Authors: Hella S. Haasse
Published in 1993 by
Academy Chicago Publishers
363 West Erie Street
Chicago, IL 60610
Threshold of Fire
Copyright © 1993 Anita Miller
Originally published as
Een Nieuwer Testament
Copyright 1964 © Hella S. Haasse
All rights reserved.
No part of this book may be reproduced in any form without the express written permission of the publisher.
The publisher gratefully acknowledges that publication of the book was made possible in part by a grant from the Foundation for the Production and Translation of Dutch Literature.
Printed and bound in the U.S.A. on acid-free paper.
Library of Congress Cataloging-in-Publication Data
Haasse, Hella S., 1918—
[Nieuwer testament. English]
Threshold of fire: a novel of fifth century Rome / Hella Haasse;
translated by Anita Miller and Nini Blinstrub. — 1 st ed.
ISBN 0-89733-390-X (acid-free paper)
1. Rome — History — Empire, 30 B.C. 476 A.D. — Fiction. I. Title.
Qui fuerat genitor, natus nunc prosilit idem
Succeditque novus: geminae confinia vitae
Exiguo medius discrimine separat ignis.
In this dynamic novel, Hella Haasse illuminates a crucial, yet relatively obscure period of history — roughly 380 to 414 A.D., when Western civilization was undergoing a cataclysmic transformation from late antiquity to the early middle ages. The world was witnessing the death throes of the great Roman Empire — its unity destroyed by a cold war with Constantinople in the East, its military power evaporating before barbarian armies menacing its borders, and its cultural and religious heritage being stamped out by the Church Triumphant. The latter was an astonishing phenomenon: the total obliteration of a traditional religion, the destruction of a way of life.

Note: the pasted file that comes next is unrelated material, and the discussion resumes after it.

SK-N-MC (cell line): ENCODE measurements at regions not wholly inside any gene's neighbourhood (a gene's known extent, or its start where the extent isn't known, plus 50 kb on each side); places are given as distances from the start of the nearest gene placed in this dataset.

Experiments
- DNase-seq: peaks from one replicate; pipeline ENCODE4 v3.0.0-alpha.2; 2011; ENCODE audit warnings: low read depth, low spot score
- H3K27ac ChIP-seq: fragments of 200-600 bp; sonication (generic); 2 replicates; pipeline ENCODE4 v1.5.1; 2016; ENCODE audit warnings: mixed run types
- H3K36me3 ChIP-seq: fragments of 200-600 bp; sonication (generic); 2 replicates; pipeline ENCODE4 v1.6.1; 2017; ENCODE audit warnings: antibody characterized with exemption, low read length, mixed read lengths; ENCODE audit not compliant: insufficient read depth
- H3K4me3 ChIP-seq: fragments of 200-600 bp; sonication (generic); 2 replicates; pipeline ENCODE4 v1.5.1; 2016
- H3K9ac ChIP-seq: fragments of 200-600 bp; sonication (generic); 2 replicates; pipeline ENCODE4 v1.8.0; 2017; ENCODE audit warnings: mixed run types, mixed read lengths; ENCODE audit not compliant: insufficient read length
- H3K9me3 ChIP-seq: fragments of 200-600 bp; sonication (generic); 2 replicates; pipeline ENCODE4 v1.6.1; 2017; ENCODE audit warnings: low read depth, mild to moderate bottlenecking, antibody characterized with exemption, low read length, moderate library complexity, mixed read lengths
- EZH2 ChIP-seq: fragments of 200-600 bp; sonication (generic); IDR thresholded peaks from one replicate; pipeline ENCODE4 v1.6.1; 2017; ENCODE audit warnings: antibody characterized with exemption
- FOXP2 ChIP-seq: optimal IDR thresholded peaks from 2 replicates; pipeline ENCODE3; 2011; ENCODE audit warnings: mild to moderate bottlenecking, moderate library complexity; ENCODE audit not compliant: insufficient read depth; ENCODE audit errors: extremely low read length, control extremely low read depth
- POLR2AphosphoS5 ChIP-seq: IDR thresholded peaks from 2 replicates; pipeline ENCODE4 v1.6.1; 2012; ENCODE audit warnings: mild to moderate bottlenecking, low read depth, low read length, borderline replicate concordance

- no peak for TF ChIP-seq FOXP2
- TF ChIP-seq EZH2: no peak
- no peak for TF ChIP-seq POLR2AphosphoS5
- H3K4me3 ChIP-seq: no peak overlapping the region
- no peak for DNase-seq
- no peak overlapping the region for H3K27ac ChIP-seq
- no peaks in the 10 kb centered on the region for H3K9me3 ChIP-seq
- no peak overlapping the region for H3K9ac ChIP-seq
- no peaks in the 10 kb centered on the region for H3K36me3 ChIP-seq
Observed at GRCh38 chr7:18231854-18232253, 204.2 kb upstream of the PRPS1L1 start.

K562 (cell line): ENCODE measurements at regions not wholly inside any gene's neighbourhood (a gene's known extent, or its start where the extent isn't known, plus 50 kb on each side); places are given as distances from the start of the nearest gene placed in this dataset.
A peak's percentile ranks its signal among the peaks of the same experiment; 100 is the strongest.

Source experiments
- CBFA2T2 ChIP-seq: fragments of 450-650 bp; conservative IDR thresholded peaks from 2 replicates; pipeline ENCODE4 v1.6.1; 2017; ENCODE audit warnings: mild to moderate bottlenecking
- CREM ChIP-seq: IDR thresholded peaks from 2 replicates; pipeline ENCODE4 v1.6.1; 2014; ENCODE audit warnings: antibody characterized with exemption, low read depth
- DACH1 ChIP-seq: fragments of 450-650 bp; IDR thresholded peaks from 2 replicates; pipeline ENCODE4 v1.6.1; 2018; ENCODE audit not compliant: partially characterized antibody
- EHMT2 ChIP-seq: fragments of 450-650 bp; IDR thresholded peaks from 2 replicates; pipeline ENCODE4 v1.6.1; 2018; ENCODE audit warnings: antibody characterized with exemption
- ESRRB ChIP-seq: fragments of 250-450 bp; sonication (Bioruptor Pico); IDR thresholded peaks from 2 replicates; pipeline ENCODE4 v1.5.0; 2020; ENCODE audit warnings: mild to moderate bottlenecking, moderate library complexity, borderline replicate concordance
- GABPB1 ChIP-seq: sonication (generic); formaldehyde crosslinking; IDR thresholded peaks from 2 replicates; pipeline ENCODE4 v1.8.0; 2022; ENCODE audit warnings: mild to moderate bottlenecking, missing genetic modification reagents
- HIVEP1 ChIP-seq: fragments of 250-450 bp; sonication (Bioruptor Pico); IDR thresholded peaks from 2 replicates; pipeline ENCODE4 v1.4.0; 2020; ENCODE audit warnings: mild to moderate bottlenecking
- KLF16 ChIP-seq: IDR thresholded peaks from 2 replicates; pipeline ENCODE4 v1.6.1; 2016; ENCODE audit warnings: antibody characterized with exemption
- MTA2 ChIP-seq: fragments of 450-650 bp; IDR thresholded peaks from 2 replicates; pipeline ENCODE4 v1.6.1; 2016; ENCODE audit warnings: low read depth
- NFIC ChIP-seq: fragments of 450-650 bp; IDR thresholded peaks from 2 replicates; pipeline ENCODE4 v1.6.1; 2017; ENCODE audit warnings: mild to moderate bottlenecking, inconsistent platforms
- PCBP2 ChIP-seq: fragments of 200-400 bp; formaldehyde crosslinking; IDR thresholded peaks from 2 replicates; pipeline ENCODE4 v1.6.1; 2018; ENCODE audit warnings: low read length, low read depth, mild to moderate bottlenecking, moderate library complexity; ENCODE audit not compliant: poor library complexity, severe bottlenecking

Although Christianity was legalized in 312, it was under the Emperor Theodosius (346?-395) that it became the official religion of the Roman Empire. Theodosius was baptized in 380, the third year of his reign; he began the process which culminated in the liquidation of paganism and the repression
of heretics. Over fourteen years Theodosius issued a series of edicts: mandating faith in the Trinity, forbidding the use of altars and shrines for purposes of divination, shutting down pagan temples and eventually forbidding, on pain of death, sacrifices to man-made images. These policies were continued, more stringently, by Theodosius’s inept son Honorius.
Theodosius had unquestionably helped to hasten the collapse of the Roman Empire by splitting it in two. On his death in 395, he divided it between Honorius and his elder and equally incompetent son Arcadius, who ruled the Eastern half from his capital in Constantinople. Honorius ruled the West, but it is another indication of impending disintegration that the Emperor no longer resided in Rome: it was too far from the threatened frontiers. He lived in Milan, a precedent that had been established by Constantine; but in 402 Gothic armies under Alaric besieged that city and nearly captured Honorius. So he moved the government to Ravenna, which was set in the midst of marshy tracts and water, and thus protected from invasion. Honorius, as we see in